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January 11, 2008
David Frum: Creator of
the ‘Axis of Evil’ Touts a New Wave of Conservatism
you listened only to talk radio, you might not realize that behind the
conservative ascendancy were some powerful intellectual ideas, honed by
political thinkers such as David Frum. They were the people who gave
direction to the “Reagan Revolution,” but they had been disappointed by
George H.W. Bush and had been stymied by the political skills of Bill
Clinton. And they expected the world of George W. Bush.
George W. Bush, they felt they had a pure Republican, an untrammeled
conservative – a man who would make America respected abroad and rich at
home. As Newt Gingrich, the former Republican Speaker of the House, told
a gathering at the American Enterprise Institute (AEI) in early 2001,
Bush would be a “transformational president.”
What Gingrich did not say was that AEI, a conservative think tank, would
play a critical role in advising and staffing the Bush administration.
It was the home to many neoconservatives, some old-line men and women of
the right and a cadre of thinkers with very strong views about the
Middle East and the Arab-Israeli conflict.
Now, although AEI is still close to the administration, it is also the
home of revisionists who believe that Bush has damaged conservatism and
betrayed some of its core objectives, such as shrinking the size of
Central to the new thinking at AEI is David Frum. He was too young to
influence the Reagan years, but was building a war chest of conservative
ideas during the Clinton tenancy at the White House. Frum writes books
that influence those who call the shots in Washington. A list of their
titles is revealing: “Dead Right,” “What's Right,” “How We Got Here: The
70's,” “An End To Evil” and “The Right Man.” The latter was an
impassioned defense of Bush, which Frum wrote after he left his White
House speechwriting job, and where he entered the pantheon of the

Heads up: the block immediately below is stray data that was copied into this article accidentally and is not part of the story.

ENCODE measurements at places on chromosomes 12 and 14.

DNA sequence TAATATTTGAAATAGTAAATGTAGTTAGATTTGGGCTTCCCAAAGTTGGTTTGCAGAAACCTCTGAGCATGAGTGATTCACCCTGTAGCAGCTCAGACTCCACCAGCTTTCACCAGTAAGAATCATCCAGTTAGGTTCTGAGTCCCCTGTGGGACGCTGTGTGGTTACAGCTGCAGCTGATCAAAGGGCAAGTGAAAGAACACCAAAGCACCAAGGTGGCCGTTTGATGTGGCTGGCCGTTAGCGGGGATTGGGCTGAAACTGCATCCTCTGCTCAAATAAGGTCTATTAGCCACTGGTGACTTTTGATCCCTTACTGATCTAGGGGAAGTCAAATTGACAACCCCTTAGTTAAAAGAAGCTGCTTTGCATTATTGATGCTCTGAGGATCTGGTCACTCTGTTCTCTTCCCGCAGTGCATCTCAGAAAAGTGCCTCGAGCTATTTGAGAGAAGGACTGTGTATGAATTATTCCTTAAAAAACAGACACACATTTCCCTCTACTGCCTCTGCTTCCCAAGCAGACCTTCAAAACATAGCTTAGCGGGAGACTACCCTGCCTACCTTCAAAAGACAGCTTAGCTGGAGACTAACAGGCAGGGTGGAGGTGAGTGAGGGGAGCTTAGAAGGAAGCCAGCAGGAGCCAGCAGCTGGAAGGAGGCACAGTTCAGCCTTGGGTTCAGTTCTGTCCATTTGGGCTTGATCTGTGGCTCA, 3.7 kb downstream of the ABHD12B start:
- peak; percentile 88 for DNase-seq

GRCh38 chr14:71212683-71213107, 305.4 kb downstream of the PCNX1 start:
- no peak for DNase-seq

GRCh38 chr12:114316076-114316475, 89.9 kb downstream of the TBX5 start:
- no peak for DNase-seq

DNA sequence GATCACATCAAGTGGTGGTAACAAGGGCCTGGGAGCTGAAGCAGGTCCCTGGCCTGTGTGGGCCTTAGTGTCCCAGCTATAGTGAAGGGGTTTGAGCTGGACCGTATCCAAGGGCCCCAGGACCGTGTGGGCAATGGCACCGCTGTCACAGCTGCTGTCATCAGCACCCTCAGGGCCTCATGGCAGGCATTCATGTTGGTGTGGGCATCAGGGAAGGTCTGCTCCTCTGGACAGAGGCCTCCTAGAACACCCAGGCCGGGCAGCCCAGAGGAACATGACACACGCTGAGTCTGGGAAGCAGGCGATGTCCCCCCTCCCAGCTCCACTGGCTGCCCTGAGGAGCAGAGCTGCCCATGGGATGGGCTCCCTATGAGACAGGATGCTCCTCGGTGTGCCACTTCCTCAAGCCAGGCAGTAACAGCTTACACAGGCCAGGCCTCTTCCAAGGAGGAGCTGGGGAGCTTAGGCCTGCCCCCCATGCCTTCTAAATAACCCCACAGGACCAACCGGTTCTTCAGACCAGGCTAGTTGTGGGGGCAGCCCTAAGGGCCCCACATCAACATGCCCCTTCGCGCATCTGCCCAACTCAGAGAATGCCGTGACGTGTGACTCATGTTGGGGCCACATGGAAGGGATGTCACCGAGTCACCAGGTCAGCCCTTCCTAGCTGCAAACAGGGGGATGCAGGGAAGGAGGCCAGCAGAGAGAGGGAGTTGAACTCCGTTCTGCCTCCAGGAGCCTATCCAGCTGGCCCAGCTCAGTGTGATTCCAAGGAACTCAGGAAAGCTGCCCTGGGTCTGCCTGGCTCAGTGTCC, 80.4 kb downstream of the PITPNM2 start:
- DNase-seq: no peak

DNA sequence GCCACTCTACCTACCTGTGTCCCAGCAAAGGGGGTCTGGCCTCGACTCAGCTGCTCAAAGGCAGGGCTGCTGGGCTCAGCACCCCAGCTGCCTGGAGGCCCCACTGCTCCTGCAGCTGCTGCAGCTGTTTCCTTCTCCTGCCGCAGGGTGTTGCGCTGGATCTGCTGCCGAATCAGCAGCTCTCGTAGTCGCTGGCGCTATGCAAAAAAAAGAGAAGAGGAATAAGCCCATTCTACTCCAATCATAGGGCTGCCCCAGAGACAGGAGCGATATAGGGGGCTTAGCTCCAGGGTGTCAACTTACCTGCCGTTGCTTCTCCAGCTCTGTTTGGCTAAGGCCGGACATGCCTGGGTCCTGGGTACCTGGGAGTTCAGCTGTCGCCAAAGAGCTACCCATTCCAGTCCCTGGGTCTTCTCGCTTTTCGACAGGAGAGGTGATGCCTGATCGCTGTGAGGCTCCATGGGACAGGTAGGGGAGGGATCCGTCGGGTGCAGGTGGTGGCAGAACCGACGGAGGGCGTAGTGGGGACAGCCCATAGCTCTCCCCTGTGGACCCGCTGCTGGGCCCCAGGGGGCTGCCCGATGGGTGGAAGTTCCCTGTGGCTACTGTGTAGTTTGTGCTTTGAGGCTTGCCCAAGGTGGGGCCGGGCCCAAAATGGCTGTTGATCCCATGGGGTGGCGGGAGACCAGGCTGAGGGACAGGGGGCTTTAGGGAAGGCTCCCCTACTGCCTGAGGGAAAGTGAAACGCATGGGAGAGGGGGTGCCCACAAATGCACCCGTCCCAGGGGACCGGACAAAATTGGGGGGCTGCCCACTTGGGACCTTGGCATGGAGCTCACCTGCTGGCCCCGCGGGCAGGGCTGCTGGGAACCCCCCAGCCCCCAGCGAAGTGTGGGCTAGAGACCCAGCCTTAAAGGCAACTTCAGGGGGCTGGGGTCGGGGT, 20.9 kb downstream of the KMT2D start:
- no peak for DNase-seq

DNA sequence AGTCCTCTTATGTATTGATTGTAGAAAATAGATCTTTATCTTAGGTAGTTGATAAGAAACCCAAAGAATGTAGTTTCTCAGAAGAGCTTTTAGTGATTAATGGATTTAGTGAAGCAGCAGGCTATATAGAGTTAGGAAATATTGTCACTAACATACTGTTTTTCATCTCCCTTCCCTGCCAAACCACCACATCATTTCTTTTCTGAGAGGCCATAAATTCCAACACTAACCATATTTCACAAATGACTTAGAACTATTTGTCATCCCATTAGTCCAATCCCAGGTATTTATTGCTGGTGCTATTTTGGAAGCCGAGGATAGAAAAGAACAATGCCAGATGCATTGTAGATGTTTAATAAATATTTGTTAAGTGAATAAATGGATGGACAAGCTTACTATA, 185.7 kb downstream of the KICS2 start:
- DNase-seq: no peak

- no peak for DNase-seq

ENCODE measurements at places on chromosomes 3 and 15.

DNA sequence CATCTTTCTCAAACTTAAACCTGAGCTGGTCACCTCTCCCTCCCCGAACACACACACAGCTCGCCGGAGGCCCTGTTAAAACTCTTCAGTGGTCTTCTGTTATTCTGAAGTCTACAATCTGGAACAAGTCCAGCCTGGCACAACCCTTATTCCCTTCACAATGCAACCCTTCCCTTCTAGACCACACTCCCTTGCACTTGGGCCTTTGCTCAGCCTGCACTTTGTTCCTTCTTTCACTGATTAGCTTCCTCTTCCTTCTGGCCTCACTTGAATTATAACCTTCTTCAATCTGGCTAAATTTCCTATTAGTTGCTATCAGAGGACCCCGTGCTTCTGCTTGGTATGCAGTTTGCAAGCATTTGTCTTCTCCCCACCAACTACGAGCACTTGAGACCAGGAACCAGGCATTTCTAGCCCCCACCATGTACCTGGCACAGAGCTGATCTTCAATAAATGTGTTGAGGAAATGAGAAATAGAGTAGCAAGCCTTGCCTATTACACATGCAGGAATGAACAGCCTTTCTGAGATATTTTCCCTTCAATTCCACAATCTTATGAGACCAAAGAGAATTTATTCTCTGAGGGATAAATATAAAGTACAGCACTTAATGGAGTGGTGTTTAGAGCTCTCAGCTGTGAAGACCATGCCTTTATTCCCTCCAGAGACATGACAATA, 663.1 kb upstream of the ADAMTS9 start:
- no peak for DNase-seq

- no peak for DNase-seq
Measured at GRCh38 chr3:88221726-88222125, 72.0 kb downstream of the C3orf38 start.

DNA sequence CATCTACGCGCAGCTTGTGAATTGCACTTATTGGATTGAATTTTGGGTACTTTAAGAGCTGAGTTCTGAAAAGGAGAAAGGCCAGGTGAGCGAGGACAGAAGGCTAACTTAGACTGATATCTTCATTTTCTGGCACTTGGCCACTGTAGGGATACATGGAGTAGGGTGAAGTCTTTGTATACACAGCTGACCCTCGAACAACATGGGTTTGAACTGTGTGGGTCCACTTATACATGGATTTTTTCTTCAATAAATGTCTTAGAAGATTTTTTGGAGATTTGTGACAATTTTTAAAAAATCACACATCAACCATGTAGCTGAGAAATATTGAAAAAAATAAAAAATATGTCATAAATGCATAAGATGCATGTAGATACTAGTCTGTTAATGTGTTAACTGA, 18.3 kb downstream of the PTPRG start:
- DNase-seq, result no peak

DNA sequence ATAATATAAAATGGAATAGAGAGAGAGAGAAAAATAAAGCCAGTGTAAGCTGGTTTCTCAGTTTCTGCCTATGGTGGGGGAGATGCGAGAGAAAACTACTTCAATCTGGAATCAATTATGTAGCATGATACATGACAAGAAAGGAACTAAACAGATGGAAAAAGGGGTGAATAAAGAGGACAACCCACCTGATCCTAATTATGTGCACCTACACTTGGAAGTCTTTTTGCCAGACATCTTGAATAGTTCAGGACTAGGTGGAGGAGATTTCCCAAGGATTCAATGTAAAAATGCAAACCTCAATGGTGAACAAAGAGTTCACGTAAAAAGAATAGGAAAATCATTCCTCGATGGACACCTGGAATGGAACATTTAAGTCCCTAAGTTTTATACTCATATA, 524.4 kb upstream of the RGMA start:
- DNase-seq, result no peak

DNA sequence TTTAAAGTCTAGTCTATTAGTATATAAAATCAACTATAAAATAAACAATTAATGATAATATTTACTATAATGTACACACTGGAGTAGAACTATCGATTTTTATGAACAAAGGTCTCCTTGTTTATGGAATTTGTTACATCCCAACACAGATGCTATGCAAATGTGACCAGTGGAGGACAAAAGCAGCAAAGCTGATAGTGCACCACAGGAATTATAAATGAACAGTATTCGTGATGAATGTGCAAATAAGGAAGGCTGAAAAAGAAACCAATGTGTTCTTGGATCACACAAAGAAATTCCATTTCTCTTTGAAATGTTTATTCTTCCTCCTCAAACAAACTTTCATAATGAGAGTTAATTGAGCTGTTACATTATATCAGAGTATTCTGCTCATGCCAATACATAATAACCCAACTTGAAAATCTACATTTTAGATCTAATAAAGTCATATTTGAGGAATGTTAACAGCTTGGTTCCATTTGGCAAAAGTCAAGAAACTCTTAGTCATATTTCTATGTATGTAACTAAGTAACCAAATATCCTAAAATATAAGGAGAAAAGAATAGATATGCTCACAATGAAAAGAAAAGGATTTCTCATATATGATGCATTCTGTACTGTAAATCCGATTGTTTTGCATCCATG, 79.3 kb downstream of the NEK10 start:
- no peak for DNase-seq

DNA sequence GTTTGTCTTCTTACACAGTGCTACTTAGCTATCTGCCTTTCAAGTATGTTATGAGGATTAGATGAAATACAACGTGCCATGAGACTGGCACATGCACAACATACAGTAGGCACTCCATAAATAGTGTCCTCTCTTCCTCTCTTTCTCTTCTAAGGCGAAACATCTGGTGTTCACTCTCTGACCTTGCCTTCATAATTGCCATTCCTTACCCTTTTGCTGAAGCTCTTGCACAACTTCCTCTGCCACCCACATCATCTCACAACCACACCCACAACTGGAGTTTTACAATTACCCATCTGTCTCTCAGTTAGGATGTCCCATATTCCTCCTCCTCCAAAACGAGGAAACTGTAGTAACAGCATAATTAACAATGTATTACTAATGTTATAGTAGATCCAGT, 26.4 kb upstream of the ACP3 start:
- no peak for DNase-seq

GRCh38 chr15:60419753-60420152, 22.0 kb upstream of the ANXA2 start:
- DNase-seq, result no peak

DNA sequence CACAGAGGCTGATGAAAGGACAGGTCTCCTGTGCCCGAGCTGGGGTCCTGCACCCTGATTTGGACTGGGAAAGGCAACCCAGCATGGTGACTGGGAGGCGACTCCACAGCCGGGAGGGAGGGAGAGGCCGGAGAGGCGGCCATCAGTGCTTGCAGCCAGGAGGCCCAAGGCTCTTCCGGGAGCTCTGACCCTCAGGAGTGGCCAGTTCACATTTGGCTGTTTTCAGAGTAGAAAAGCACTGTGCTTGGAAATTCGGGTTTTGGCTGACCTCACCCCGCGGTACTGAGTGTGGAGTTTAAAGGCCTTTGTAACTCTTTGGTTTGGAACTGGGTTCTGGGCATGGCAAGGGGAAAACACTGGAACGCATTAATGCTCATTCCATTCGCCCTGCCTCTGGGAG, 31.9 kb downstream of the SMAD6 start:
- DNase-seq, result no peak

memorable by putting three words into a State of the Union address: axis
Now Frum is the voice of the disillusioned right. And his latest book,
titled “Comeback: Conservatism That Can Win Again,” is both a call to
arms and a fairly specific assault on what has happened to conservatism
in the country and in the White House.
“Americans are trapped in obsolete politics, engaging in phony arguments
over issues that are in fact largely settled,” Frum says in the book.
“Political partisans fail to learn from their opponents even when they
discover something new and true.”
The nation, according to Frum, has solved many of the problems that
defined the politics of the 1970s and 1980s. New challenges call for new
creativity, he says.
This is his indictment:
“America's war on terror is not being won; the struggle for world
economic leadership looks to many as if it is being lost.
“Standards of living are stagnating for the American middle class
because health care costs zoom uncontrollably.
energy costs transfer the world's wealth to thug regimes, even as
evidence accumulates of serious environmental risks from the fuels we
United States seems increasingly divided by race and class, and
individual Americans express mounting alienation from their political
medical technologies offer dazzling cures and therapies – and present
horrifying moral dilemmas.”
Frum says that instead of addressing these challenges, the political
system seems capable only of polarizing.
believes that conservatives should stop denying realities like the mess
in health care, the insecurity of the middle class, the evidence of
climate change and the rise of China. Also he believes that foreign
policy should be more flexible in order to be more successful. In fact,
the author of the axis of evil told the AEI gathering that the United
States should offer to restore diplomatic relations with Iran.
Other radical offerings from Frum: make private health insurance
available to every American; lower taxes on savings and investment,
financed by higher taxes on energy and pollution; promote federal
policies to encourage larger families; make reductions in unskilled
immigration; launch a compassionate conservative campaign for prison
reform, and government action against the public health disaster of
the reception afterwards, some of the high priests of conservatism were
nodding approvingly, and the books were selling briskly.
© 2008 North Star
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